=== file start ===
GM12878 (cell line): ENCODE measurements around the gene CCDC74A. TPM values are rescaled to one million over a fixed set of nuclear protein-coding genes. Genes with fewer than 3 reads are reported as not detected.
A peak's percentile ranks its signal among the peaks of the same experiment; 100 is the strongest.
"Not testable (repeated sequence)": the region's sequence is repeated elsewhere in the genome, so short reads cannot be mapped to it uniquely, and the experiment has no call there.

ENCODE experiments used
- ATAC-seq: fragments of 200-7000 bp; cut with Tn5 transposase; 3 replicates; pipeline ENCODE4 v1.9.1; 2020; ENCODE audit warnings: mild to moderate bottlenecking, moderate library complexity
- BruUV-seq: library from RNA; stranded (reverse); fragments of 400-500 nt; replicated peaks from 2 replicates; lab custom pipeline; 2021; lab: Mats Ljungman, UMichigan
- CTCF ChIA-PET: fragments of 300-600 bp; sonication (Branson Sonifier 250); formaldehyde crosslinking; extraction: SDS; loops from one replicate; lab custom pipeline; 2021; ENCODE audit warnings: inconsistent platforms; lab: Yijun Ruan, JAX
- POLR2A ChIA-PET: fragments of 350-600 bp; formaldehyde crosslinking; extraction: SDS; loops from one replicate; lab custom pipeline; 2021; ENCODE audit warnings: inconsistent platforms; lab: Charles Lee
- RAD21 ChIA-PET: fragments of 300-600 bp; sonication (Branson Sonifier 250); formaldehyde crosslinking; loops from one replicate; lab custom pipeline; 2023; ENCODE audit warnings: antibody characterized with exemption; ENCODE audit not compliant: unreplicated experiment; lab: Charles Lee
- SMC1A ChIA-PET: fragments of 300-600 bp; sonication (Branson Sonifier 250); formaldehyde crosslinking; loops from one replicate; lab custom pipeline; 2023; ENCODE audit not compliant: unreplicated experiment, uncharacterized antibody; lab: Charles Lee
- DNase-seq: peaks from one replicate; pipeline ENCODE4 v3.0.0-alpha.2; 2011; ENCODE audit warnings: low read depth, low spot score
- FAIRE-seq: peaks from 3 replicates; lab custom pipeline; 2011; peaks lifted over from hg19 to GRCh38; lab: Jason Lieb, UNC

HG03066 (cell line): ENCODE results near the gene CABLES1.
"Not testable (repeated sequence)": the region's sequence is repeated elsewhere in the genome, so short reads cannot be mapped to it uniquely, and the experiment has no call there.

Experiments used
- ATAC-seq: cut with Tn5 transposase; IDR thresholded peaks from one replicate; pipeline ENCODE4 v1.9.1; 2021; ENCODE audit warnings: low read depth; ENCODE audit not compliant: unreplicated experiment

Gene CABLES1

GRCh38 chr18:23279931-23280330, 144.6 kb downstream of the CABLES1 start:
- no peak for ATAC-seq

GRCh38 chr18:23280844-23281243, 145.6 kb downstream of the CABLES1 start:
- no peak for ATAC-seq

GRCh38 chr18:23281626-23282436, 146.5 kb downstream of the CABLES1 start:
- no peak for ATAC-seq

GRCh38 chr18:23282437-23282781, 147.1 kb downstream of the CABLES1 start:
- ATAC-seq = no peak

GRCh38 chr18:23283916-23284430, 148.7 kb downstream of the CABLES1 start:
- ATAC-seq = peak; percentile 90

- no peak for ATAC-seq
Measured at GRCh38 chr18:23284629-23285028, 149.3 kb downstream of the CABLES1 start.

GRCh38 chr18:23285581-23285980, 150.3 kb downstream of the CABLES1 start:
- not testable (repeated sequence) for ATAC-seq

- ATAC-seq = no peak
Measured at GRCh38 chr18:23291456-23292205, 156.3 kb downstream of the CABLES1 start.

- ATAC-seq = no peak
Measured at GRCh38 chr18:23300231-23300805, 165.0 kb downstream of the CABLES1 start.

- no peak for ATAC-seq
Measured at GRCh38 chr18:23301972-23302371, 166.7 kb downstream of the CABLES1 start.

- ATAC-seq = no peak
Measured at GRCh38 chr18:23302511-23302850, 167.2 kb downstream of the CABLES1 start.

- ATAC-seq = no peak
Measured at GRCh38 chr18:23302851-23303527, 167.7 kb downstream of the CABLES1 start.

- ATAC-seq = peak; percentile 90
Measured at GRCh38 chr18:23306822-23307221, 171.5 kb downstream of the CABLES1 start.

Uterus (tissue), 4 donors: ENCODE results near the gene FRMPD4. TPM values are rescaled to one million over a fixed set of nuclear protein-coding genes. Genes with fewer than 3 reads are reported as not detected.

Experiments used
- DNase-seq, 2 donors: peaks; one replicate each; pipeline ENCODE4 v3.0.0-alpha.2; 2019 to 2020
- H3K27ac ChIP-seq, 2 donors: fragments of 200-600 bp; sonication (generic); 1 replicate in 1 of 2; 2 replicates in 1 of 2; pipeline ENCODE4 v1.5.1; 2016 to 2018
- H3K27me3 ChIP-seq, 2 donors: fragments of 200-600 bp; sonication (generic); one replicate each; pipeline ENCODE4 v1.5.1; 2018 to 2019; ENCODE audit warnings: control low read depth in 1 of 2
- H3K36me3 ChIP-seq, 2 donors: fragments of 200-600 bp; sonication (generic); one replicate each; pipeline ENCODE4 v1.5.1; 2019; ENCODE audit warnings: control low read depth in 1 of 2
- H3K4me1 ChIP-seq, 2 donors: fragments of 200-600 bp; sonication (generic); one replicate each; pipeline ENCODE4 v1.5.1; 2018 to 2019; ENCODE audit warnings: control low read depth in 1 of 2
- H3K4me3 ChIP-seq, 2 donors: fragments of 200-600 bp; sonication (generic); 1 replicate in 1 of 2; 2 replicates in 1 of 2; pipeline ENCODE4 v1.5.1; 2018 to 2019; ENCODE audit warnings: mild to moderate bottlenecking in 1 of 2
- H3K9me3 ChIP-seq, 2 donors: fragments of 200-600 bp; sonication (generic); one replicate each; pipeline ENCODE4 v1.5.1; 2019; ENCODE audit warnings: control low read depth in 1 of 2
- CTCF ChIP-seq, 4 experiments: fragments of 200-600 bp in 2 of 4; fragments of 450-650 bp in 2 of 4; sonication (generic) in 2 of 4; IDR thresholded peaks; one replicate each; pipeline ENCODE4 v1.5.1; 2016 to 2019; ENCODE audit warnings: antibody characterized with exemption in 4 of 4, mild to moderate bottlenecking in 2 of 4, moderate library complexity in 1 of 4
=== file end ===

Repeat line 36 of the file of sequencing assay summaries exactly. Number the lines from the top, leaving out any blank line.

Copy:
- no peak for ATAC-seq